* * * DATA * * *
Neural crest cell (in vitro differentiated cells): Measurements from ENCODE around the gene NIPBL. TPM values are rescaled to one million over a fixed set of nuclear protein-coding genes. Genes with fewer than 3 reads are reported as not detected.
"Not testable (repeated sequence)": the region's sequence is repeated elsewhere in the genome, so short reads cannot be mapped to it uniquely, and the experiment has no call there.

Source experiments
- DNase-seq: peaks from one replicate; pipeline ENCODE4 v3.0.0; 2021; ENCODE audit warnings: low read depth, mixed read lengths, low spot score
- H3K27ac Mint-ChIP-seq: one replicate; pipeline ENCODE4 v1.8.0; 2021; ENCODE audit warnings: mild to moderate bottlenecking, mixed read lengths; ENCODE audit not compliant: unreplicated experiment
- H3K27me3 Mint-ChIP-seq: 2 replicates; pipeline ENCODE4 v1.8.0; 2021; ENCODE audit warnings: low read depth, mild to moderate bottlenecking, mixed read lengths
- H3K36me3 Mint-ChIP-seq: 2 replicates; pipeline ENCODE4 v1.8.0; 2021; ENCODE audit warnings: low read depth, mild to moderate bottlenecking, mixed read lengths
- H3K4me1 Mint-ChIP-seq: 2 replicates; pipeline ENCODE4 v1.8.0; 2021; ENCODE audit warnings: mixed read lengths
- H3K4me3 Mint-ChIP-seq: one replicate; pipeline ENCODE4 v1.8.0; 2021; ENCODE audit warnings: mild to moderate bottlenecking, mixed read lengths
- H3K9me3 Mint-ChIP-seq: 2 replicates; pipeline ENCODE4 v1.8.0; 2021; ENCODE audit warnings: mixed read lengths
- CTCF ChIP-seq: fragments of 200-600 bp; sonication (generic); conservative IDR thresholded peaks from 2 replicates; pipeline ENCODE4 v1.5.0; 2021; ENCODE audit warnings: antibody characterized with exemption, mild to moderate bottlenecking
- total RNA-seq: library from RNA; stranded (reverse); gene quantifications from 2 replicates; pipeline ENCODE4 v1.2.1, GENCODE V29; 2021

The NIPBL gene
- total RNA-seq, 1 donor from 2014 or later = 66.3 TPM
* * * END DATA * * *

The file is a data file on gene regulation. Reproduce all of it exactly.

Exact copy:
Neural crest cell (in vitro differentiated cells): Measurements from ENCODE around the gene NIPBL. TPM values are rescaled to one million over a fixed set of nuclear protein-coding genes. Genes with fewer than 3 reads are reported as not detected.
"Not testable (repeated sequence)": the region's sequence is repeated elsewhere in the genome, so short reads cannot be mapped to it uniquely, and the experiment has no call there.

Source experiments
- DNase-seq: peaks from one replicate; pipeline ENCODE4 v3.0.0; 2021; ENCODE audit warnings: low read depth, mixed read lengths, low spot score
- H3K27ac Mint-ChIP-seq: one replicate; pipeline ENCODE4 v1.8.0; 2021; ENCODE audit warnings: mild to moderate bottlenecking, mixed read lengths; ENCODE audit not compliant: unreplicated experiment
- H3K27me3 Mint-ChIP-seq: 2 replicates; pipeline ENCODE4 v1.8.0; 2021; ENCODE audit warnings: low read depth, mild to moderate bottlenecking, mixed read lengths
- H3K36me3 Mint-ChIP-seq: 2 replicates; pipeline ENCODE4 v1.8.0; 2021; ENCODE audit warnings: low read depth, mild to moderate bottlenecking, mixed read lengths
- H3K4me1 Mint-ChIP-seq: 2 replicates; pipeline ENCODE4 v1.8.0; 2021; ENCODE audit warnings: mixed read lengths
- H3K4me3 Mint-ChIP-seq: one replicate; pipeline ENCODE4 v1.8.0; 2021; ENCODE audit warnings: mild to moderate bottlenecking, mixed read lengths
- H3K9me3 Mint-ChIP-seq: 2 replicates; pipeline ENCODE4 v1.8.0; 2021; ENCODE audit warnings: mixed read lengths
- CTCF ChIP-seq: fragments of 200-600 bp; sonication (generic); conservative IDR thresholded peaks from 2 replicates; pipeline ENCODE4 v1.5.0; 2021; ENCODE audit warnings: antibody characterized with exemption, mild to moderate bottlenecking
- total RNA-seq: library from RNA; stranded (reverse); gene quantifications from 2 replicates; pipeline ENCODE4 v1.2.1, GENCODE V29; 2021

The NIPBL gene
- total RNA-seq, 1 donor from 2014 or later = 66.3 TPM